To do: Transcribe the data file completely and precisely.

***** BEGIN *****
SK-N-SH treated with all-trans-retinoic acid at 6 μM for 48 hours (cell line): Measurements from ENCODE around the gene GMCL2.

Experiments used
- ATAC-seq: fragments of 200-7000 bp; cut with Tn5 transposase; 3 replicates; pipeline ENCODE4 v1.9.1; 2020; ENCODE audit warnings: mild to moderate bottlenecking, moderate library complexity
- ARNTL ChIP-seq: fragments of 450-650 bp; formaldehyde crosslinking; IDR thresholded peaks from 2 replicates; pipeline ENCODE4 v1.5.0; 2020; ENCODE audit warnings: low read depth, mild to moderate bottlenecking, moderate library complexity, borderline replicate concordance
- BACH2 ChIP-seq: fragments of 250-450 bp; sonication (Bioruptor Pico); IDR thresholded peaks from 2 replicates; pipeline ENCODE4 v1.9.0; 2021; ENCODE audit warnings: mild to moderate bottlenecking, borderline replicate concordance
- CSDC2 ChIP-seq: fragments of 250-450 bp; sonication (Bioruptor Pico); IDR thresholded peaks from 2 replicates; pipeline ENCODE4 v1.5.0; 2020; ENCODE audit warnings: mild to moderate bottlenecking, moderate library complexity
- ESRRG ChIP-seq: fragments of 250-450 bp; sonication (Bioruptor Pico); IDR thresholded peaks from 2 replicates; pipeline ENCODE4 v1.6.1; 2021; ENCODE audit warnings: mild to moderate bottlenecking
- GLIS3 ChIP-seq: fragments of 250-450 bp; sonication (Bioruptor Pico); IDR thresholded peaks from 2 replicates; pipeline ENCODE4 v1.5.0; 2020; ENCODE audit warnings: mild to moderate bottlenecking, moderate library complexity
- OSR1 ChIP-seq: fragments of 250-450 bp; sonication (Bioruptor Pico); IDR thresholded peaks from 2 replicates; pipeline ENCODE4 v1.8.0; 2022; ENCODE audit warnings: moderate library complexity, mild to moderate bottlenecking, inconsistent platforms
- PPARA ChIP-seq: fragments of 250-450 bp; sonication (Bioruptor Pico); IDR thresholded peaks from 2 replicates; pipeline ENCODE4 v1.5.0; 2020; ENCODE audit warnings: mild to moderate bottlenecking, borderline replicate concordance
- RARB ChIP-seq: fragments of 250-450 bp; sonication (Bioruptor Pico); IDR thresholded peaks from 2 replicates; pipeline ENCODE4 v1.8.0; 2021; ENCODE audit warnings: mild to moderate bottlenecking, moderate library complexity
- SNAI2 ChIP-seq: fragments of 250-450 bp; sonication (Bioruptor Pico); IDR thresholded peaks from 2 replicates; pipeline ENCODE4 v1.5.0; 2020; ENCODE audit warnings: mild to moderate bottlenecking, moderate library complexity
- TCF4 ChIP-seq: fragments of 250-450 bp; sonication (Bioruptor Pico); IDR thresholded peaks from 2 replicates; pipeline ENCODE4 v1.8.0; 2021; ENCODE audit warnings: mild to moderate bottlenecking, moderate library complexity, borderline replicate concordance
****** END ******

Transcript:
SK-N-SH treated with all-trans-retinoic acid at 6 μM for 48 hours (cell line): Measurements from ENCODE around the gene GMCL2.

Experiments used
- ATAC-seq: fragments of 200-7000 bp; cut with Tn5 transposase; 3 replicates; pipeline ENCODE4 v1.9.1; 2020; ENCODE audit warnings: mild to moderate bottlenecking, moderate library complexity
- ARNTL ChIP-seq: fragments of 450-650 bp; formaldehyde crosslinking; IDR thresholded peaks from 2 replicates; pipeline ENCODE4 v1.5.0; 2020; ENCODE audit warnings: low read depth, mild to moderate bottlenecking, moderate library complexity, borderline replicate concordance
- BACH2 ChIP-seq: fragments of 250-450 bp; sonication (Bioruptor Pico); IDR thresholded peaks from 2 replicates; pipeline ENCODE4 v1.9.0; 2021; ENCODE audit warnings: mild to moderate bottlenecking, borderline replicate concordance
- CSDC2 ChIP-seq: fragments of 250-450 bp; sonication (Bioruptor Pico); IDR thresholded peaks from 2 replicates; pipeline ENCODE4 v1.5.0; 2020; ENCODE audit warnings: mild to moderate bottlenecking, moderate library complexity
- ESRRG ChIP-seq: fragments of 250-450 bp; sonication (Bioruptor Pico); IDR thresholded peaks from 2 replicates; pipeline ENCODE4 v1.6.1; 2021; ENCODE audit warnings: mild to moderate bottlenecking
- GLIS3 ChIP-seq: fragments of 250-450 bp; sonication (Bioruptor Pico); IDR thresholded peaks from 2 replicates; pipeline ENCODE4 v1.5.0; 2020; ENCODE audit warnings: mild to moderate bottlenecking, moderate library complexity
- OSR1 ChIP-seq: fragments of 250-450 bp; sonication (Bioruptor Pico); IDR thresholded peaks from 2 replicates; pipeline ENCODE4 v1.8.0; 2022; ENCODE audit warnings: moderate library complexity, mild to moderate bottlenecking, inconsistent platforms
- PPARA ChIP-seq: fragments of 250-450 bp; sonication (Bioruptor Pico); IDR thresholded peaks from 2 replicates; pipeline ENCODE4 v1.5.0; 2020; ENCODE audit warnings: mild to moderate bottlenecking, borderline replicate concordance
- RARB ChIP-seq: fragments of 250-450 bp; sonication (Bioruptor Pico); IDR thresholded peaks from 2 replicates; pipeline ENCODE4 v1.8.0; 2021; ENCODE audit warnings: mild to moderate bottlenecking, moderate library complexity
- SNAI2 ChIP-seq: fragments of 250-450 bp; sonication (Bioruptor Pico); IDR thresholded peaks from 2 replicates; pipeline ENCODE4 v1.5.0; 2020; ENCODE audit warnings: mild to moderate bottlenecking, moderate library complexity
- TCF4 ChIP-seq: fragments of 250-450 bp; sonication (Bioruptor Pico); IDR thresholded peaks from 2 replicates; pipeline ENCODE4 v1.8.0; 2021; ENCODE audit warnings: mild to moderate bottlenecking, moderate library complexity, borderline replicate concordance